Love Incognito?

A Letter to Pittsburgh Presbytery from
Rev. Dr. Sheldon W. Sorge
General Minister
October 17, 2019

 

For followers of Jesus, some forms of love require that they be exercised incognito. Alas, we often seek to make obvious our forms of love that should remain hidden, and we fail to make explicit the sort of love that calls for it. One of the most necessarily public forms of our love is our expression of fidelity to Jesus as Lord.

Our church requires that all members proclaim publicly their intention to renounce sin and follow Jesus. Alas, that is sometimes a one-and-done declaration, after which many who claim to be Christian keep that commitment shuttered in private. Our tendency to cease publicly declaring our faith in Jesus is one reason why every time we ordain and/or install deacons, elders, and pastors, we require that they state once again publicly their fidelity to Jesus as Lord and trust in him as Savior.

Yet some expressions of Christian love need to be exercised secretly. Jesus tells his followers in Matthew 25:31-46 that our love of Christ revealed in our care for those in need is often unknown, even to ourselves. To parade such actions publicly in order to be perceived as pious or praiseworthy warps that love from being a love for Christ to a love for our own self.

Jesus teaches that our personal expressions of love for God through prayer ought ordinarily be something nobody else witnesses. (Matthew 6:6) I grew up in a tradition where people were encouraged to pray aloud extemporaneously in church, and sometimes it became a contest to see who could pray up the biggest storm of “Amens.” John Calvin taught that public prayer in church is far too important to produce on the spot without careful preparation. For him, scripted prayers assure that they are more theologically faithful and pastorally appropriate, and less likely to puff up those who offer them. Of course, the danger of following scripted prayers is that they can become rote and we can deliver them with little real engagement. The problem in such cases is usually not with the prayers but with the pray-ers.

October is widely observed in churches as “Clergy Appreciation Month,” with the second Sunday of the month designated “Pastor Appreciation Day.” I am tempted to be cynical about this observance, since it was started by publishers of Christian paraphernalia, who stood to gain from having yet another occasion for people to purchase their products, this time for their pastor. Yet the idea of showing our love for our pastor is a good one. Such love should emphatically not be incognito, yet all too often that is where it stays.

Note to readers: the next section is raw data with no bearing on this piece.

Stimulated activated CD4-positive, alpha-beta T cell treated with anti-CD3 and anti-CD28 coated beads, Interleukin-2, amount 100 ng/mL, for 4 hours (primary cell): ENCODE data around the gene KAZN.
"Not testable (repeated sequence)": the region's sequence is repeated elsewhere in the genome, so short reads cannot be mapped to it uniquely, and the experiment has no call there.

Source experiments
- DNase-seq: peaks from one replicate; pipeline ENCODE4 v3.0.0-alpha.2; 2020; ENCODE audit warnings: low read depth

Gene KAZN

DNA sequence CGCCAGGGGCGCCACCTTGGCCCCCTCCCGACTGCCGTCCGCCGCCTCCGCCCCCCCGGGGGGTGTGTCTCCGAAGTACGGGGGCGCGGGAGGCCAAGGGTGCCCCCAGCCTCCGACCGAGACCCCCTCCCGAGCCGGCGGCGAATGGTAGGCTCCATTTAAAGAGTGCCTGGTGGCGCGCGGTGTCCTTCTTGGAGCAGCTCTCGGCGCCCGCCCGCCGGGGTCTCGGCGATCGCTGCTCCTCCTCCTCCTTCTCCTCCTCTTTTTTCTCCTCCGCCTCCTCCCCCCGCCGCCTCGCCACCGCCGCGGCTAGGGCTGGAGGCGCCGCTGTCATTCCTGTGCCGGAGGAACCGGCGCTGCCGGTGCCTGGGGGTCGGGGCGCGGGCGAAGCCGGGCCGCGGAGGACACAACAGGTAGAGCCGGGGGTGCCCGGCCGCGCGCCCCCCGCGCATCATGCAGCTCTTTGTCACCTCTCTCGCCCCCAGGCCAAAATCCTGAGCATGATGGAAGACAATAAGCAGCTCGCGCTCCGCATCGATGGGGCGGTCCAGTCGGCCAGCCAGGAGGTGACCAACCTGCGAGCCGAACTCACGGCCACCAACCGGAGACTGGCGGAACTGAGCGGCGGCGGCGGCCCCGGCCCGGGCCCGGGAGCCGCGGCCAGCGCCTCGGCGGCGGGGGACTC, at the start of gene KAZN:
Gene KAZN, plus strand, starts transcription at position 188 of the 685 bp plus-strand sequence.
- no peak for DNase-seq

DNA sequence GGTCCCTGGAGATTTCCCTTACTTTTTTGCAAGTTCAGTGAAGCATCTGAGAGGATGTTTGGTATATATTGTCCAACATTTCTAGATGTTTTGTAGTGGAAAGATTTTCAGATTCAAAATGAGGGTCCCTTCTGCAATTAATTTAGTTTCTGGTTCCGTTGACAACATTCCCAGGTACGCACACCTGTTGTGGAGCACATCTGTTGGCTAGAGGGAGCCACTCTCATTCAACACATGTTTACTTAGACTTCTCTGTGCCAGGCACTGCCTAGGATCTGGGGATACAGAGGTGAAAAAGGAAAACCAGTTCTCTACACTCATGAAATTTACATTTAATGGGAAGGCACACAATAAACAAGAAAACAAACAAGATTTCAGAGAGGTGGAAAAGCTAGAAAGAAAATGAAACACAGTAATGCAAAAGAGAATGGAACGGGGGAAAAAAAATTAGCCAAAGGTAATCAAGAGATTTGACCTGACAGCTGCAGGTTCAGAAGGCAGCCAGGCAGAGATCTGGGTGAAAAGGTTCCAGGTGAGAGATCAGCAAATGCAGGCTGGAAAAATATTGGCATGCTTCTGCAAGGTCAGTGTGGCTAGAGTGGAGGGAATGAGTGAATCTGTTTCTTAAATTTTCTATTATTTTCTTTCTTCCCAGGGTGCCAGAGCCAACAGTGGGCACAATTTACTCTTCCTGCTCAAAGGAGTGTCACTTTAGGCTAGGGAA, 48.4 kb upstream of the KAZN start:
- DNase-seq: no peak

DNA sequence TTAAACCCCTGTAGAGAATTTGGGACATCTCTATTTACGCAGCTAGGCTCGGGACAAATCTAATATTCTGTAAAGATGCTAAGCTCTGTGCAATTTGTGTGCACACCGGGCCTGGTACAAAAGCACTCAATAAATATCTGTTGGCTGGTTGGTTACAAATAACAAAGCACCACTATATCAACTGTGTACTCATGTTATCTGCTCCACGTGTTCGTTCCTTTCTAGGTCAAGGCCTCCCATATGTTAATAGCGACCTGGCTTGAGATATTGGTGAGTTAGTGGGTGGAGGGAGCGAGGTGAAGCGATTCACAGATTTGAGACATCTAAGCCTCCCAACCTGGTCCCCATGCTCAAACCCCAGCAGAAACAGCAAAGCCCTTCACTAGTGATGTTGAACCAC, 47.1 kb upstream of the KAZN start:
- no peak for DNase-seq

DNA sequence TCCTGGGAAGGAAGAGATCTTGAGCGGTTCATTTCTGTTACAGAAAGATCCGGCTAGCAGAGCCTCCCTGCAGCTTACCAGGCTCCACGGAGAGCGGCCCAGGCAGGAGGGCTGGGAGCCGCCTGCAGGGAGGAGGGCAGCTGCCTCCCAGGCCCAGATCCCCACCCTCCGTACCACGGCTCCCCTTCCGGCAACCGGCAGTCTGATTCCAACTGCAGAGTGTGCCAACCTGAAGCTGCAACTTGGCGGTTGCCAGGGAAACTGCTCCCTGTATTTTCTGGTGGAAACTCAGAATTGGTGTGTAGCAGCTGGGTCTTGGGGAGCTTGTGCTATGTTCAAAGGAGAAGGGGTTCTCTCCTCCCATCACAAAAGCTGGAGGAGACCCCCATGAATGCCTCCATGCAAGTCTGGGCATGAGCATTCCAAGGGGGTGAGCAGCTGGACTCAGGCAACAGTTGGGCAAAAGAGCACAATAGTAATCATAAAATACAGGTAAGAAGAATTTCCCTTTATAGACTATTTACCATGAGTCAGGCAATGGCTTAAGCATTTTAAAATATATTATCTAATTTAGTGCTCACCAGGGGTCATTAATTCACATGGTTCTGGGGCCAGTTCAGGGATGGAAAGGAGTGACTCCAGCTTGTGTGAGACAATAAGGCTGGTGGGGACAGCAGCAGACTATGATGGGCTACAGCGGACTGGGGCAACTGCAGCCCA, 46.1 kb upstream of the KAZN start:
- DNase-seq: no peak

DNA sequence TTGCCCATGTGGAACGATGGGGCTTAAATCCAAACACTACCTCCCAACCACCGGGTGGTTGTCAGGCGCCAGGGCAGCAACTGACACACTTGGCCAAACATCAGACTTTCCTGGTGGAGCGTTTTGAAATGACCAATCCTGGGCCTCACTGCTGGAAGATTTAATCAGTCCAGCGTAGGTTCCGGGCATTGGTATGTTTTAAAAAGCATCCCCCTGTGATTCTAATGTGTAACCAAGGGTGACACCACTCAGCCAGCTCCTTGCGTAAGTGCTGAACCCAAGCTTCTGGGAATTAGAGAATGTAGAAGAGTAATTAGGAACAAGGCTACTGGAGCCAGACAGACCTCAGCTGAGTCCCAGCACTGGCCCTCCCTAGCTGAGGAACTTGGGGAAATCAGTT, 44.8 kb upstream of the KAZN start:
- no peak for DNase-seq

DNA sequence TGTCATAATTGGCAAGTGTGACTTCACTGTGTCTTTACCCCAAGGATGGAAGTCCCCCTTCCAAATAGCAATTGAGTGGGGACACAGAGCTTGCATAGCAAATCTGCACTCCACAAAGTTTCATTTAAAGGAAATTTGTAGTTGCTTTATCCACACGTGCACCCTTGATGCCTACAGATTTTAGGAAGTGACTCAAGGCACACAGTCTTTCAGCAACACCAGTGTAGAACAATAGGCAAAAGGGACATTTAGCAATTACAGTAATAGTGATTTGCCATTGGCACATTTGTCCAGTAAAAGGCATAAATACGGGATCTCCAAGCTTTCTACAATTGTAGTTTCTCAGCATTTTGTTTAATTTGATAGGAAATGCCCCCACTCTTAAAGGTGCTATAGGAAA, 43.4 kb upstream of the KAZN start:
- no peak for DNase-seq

1 Timothy 5:17 urges that special honor be shown to those who labor among us in preaching and teaching. This is specifically linked to financial remuneration in the text, but that is only one form of showing honor. Verbal expressions of appreciation go a long way to providing pastors the encouragement they need to continue fulfilling their calling. I experience the blessing of this encouragement as I travel around presbytery and encounter people who tell me they appreciate this weekly letter, and I am especially grateful for direct responses by email, which can be launched with one click at the bottom of the message each week.

Sometimes the most loving response to a pastor is to challenge the pastor about something she or he says or does. Love is not just sweetness and sugar; in fact, it rarely is. In the classic language of the King James Version, “Faithful are the wounds of a friend, but the kisses of an enemy are deceitful.” (Proverbs 27:6) The point is that if we want to love our pastor well, we cannot do so silently or with intent to gain benefit from it.

The same is true for the way pastors are called to love their flock. When I taught seminarians, I told them that Job One for a pastor is to love their congregation in such a way that they know their pastor loves them. A good pastor does not leave the flock guessing about whether their pastor cares for them.

The reason for this is that the way a pastor loves the flock functions as a tangible expression of how the Great Shepherd loves them. And it is vitally important that the people of God know beyond a shadow of doubt that God loves them.

This is why it is never appropriate for a pastor to speak ill of or do harm to a church member. Especially egregious are misrepresentations of the Good Shepherd through pastoral sexual predation. In all manner of contact, a pastor’s relationship to the flock of God ought to reinforce their sense of the great love God has for each and all of them.

Yours in the vast love of Jesus,

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